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PERILS OF THE PEACEFUL ATOM by Richard & Elizabeth Hogan Curtis



Pub Date: July 18th, 1969
Publisher: Doubleday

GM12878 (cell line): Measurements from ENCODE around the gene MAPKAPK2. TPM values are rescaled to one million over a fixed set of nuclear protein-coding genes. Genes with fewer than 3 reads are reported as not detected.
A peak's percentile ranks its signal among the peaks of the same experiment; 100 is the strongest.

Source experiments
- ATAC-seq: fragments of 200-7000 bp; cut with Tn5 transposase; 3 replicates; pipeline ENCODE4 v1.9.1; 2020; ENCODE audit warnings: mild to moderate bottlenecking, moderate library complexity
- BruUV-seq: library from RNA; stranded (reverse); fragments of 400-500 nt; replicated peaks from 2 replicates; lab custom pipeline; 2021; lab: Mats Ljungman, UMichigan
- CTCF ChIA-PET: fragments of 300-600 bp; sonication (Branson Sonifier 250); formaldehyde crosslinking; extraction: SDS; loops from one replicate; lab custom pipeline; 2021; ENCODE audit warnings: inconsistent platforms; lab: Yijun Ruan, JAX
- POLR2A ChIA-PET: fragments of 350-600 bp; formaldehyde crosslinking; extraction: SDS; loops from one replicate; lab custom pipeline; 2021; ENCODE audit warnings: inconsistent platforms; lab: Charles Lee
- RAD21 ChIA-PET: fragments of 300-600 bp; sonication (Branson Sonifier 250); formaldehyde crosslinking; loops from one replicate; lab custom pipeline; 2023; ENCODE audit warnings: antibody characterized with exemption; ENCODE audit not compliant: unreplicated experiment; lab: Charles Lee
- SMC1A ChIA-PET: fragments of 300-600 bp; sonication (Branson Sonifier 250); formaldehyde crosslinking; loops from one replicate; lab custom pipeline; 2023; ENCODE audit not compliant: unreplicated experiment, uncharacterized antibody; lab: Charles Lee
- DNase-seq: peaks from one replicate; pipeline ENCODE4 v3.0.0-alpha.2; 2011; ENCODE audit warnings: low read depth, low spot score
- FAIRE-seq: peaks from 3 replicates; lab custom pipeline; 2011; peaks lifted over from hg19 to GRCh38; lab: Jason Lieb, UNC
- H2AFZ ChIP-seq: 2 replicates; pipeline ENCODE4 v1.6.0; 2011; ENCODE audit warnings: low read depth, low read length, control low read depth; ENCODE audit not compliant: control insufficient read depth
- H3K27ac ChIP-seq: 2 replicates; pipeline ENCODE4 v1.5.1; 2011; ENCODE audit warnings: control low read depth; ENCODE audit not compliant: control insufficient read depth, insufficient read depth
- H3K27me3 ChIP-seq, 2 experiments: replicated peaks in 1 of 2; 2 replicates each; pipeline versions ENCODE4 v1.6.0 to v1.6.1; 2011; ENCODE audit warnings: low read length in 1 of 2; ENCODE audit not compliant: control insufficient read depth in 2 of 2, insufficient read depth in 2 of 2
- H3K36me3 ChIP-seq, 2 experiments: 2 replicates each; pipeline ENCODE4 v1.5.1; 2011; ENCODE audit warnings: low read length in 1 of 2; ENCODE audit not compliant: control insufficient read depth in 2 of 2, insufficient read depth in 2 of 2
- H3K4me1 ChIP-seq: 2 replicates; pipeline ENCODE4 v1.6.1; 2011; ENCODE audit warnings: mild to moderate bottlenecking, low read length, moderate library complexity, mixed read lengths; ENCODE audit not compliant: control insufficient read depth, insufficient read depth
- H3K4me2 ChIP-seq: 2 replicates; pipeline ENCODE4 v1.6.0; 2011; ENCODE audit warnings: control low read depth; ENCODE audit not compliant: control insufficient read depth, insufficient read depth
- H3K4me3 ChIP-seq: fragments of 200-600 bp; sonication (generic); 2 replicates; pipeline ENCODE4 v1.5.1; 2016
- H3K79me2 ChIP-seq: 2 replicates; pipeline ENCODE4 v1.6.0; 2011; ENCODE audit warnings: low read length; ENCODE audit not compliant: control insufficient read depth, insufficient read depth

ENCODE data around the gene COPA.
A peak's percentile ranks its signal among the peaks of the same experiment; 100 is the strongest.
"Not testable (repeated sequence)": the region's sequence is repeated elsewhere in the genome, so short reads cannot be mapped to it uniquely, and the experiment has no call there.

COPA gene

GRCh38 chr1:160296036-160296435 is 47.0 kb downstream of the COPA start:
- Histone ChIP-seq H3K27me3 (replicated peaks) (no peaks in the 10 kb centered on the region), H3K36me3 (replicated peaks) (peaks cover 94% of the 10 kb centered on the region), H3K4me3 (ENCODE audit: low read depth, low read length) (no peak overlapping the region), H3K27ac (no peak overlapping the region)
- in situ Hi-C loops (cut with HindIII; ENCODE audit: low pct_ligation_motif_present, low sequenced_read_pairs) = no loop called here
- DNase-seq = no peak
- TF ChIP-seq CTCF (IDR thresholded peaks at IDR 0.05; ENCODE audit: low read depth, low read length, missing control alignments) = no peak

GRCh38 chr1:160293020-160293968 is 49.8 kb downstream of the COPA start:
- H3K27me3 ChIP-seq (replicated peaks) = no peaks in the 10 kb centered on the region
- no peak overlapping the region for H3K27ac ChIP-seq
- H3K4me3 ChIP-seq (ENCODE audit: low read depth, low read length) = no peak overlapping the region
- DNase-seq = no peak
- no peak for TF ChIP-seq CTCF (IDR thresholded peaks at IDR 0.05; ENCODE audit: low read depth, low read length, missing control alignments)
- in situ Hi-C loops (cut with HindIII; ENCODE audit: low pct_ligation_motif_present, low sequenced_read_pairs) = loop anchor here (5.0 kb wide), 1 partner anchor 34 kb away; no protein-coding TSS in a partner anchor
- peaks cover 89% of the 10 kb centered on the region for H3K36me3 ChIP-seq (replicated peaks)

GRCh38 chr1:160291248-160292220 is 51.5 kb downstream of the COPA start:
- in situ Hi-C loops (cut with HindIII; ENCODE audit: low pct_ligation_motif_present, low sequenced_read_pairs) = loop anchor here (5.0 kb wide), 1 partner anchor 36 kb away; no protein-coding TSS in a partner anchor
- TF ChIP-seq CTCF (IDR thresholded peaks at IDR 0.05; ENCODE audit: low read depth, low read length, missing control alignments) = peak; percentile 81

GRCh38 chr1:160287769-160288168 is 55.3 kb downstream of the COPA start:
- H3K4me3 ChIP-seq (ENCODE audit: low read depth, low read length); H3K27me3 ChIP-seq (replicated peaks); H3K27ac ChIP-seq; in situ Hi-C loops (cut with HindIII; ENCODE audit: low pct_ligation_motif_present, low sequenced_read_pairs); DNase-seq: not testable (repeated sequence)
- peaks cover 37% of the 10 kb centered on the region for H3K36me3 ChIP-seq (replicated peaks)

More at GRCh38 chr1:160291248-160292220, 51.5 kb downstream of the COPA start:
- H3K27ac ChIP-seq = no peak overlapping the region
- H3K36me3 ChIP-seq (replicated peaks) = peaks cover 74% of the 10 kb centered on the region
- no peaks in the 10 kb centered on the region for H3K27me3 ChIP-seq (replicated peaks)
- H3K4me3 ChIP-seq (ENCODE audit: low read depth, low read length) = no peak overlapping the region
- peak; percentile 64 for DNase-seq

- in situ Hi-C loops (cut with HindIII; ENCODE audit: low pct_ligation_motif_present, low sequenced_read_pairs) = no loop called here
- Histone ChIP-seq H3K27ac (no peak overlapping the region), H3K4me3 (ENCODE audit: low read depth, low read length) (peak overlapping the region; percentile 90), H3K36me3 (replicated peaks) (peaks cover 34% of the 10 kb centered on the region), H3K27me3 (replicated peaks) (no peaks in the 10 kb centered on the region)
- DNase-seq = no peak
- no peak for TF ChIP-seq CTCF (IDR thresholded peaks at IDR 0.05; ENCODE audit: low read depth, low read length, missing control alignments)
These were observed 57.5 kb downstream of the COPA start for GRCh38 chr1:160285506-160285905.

Some say the world will end in fire, including the authors of this expose, who scan the threat posed by the expansion of nuclear power plants. In opposition, they present many of the same arguments offered in Sheldon Novick's recent The Careless Atom (1968, p. 1417), referring to such potential hazards as accidental blasts, accumulated radioactive wastes, and thermal pollution of waters used to cool reactors (overheated rivers have already ""cooked"" fish and grown new parasites; hotting up the seas may make minerals and plankton unobtainable for future use). Attacking not only the safety but also the much-touted economy of the heavily subsidized nuclear plants, the authors sharply criticize such ""watchdogs"" as the Atomic Energy Commission, Congress, and the press for complacently promoting the splendors of the ""peaceful atom."" Their own solution: scrap the reactors and work on cleaning up fossil fuels. Few will argue with their critique of the AEC, or with their assessment of thermal pollution, a real peril which also derives from other sources. But some may feel that the authors--journalists, not scientists--have exaggerated the risks of ""runaway chain reactions,"" while underplaying the health hazards of using our present--and admittedly limited--fossil fuel supply. The writers present their case without footnotes or bibliography, which also renders it less convincing. Nervous readers will hence do better to consult the more authoritative Novick book.